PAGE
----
*Mexikaresistance.com Note: No matter how much we try to "fit in" with the people who occupy our lands, no matter how hard we fight for the governments built on our oppression, we will always be seen as animals in their eyes. WAKE UP.Just when we thought society had moved beyond this ugly stuff comes word of what was meant to be a joke in a newsletter published by a branch of the Royal Canadian Legion in Cranbrook, B.C.
The joke dealt with the arrests of hunters who had killed aboriginal men. The punchline was about the hunters being arrested because they used beer for bait.
When Shirley Green, a Legion member who is part Ktunaxa and part Cree, complained about it, the joke was taken out and a bizarre explanation published instead, stating that one person had taken offence at it, but the joke had been considered good for a laugh. No apology was forthcoming. In fact, Legion branch president Edith LeClair complained to reporters: “Obviously, people can’t take a joke.”
Oh, it’s a side-splitter all right. This “joke” has slurred the memory of the brave deeds performed by aboriginal soldiers in fighting for this nation – many of which cost them their lives. To use one of the Legion’s own favourite phrases, lest we forget:
There was Francis Pegahmagabow, an Ojibwa from Ontario, who saw service at Ypres, the Somme, Passchendaele and Amiens in the First World War. According to the Department of National Defence’s directory of history and heritage (DHH), Pegahmagabow was “credited with 378 kills, his record was among the most impressive of any Allied sniper on the Western Front. Among his many awards for bravery were the Military Medal and two Bars for his services – he was one of only 39 members of the CEF to achieve that distinction.”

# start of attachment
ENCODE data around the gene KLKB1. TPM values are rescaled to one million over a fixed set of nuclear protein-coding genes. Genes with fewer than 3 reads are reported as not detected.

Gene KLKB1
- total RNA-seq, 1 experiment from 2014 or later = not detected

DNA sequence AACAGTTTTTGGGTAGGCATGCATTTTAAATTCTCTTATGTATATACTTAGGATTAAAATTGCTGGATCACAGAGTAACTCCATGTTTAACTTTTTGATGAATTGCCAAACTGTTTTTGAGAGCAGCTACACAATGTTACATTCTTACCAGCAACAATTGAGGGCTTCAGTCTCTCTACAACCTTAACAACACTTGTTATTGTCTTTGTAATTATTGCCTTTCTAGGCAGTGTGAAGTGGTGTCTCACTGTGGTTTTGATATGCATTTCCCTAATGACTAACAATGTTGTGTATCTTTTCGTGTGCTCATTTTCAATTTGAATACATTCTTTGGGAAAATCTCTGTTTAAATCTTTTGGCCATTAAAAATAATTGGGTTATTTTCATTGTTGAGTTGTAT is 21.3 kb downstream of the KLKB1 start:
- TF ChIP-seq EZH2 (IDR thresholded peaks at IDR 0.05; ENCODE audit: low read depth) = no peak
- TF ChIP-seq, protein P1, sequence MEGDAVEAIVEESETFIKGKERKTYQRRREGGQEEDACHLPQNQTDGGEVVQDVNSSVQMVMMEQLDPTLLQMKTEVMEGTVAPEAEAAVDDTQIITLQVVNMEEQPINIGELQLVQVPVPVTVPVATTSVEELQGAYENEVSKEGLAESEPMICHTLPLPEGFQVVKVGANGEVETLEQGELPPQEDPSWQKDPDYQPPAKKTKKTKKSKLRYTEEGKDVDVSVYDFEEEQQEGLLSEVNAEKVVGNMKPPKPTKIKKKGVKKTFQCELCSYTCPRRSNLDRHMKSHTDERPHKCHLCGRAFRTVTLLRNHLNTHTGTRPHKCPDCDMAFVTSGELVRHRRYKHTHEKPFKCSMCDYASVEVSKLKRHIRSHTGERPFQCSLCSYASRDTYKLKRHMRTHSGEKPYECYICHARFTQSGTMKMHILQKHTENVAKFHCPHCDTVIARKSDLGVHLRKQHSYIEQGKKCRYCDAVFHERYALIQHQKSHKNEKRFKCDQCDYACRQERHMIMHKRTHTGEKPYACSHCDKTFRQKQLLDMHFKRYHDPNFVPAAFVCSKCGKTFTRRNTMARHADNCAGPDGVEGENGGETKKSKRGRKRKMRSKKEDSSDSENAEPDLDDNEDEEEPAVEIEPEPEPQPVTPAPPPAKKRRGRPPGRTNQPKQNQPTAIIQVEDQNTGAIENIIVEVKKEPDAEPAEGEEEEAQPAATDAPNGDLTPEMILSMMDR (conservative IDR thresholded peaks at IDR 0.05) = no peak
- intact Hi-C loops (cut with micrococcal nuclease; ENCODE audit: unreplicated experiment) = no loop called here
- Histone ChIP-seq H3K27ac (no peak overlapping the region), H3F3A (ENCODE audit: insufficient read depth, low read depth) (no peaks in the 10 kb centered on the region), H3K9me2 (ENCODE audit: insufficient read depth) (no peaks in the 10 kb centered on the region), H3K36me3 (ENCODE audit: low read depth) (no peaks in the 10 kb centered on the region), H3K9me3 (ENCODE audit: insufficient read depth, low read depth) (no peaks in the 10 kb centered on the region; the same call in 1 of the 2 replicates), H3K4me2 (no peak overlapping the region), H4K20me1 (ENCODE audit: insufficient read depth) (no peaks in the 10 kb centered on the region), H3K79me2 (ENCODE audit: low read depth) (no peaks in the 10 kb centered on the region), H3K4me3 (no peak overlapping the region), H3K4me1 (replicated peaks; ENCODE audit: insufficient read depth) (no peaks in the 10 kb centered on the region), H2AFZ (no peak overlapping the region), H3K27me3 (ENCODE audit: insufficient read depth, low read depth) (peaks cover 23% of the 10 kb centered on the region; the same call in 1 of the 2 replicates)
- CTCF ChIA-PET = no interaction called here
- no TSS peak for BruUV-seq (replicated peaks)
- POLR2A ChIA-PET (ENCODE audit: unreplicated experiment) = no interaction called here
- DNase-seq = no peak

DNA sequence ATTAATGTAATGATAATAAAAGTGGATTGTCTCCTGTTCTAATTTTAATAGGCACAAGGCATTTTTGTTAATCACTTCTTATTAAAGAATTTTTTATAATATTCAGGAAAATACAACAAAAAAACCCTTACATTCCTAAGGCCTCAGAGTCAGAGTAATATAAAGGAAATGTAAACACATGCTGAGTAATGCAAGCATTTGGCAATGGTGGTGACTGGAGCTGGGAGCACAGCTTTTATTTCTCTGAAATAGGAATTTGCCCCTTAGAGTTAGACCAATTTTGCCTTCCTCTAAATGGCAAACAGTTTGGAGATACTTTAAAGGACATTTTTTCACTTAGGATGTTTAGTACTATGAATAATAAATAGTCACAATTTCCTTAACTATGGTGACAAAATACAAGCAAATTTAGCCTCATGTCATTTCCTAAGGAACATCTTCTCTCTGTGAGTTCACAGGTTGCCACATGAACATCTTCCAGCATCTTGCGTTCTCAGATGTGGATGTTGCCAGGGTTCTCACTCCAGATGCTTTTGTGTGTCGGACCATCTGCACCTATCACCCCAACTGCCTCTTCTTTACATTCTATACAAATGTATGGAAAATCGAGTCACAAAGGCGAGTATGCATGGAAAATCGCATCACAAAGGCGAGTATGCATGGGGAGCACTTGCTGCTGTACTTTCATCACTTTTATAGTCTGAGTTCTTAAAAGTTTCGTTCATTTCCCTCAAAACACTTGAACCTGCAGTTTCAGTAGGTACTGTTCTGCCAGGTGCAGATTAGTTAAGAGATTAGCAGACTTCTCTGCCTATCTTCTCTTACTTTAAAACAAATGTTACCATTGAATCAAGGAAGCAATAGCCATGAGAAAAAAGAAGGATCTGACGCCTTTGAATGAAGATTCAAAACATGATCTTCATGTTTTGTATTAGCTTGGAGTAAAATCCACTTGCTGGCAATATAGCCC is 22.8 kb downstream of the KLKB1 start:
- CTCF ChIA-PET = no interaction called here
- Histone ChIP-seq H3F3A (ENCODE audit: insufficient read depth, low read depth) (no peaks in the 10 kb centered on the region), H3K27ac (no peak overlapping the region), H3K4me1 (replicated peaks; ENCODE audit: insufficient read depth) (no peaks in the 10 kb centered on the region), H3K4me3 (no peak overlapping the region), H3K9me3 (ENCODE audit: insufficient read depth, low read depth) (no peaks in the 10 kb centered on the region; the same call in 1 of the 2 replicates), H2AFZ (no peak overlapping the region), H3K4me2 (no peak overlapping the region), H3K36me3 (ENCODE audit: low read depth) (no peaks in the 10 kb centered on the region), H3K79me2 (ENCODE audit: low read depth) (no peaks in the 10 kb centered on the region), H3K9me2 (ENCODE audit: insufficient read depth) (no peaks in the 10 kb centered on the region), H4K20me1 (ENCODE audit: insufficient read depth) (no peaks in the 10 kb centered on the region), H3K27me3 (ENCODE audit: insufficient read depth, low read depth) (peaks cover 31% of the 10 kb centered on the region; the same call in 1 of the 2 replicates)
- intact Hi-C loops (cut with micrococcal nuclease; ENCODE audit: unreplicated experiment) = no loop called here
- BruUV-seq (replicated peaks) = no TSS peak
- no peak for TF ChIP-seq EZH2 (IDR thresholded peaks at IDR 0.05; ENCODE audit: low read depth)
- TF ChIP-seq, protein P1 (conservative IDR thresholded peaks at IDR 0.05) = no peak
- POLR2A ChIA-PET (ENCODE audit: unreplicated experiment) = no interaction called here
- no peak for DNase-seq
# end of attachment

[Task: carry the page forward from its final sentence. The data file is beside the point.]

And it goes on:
National Defence reports that some 300 status Indians gave their lives during the First World War. Among them was Lt. James Moses of Ontario’s Grand River reserve, whose plane was downed by antiaircraft fire, and who wrote to his family just a few weeks before his death: “We bombed the German troops from a very low height and had the pleasure of shooting hundreds of rounds into dense masses of them with my machine gun. They simply scattered and tumbled in all directions. Needless to say we got it pretty hot and when we got back to the aerodrome found that our machine was pretty well shot up.”
Then, there was the celebrated Delaronde family from Ontario’s Nipigon re-serve: Joseph, a private, was awarded the Military Medal for gallantry in action. Denis, later killed in action, was the first of his battalion to go into enemy trenches. Alexander, sent home and discharged after being wounded, nonetheless re-enlisted and rejoined the fray at the front lines.
Lest we forget, too, the more than 500 aboriginal members of the 107th Battalion from Winnipeg, who fought at Lens, the 17 soldiers who enlisted from Alberta’s Blood reserve, and the 20 from the Peguis band in southern Manitoba, and of whose ranks 11 were killed.
READ THE ENTIRE ARTICLE HERE: B.C. Legion ‘joke’ a sickening slur.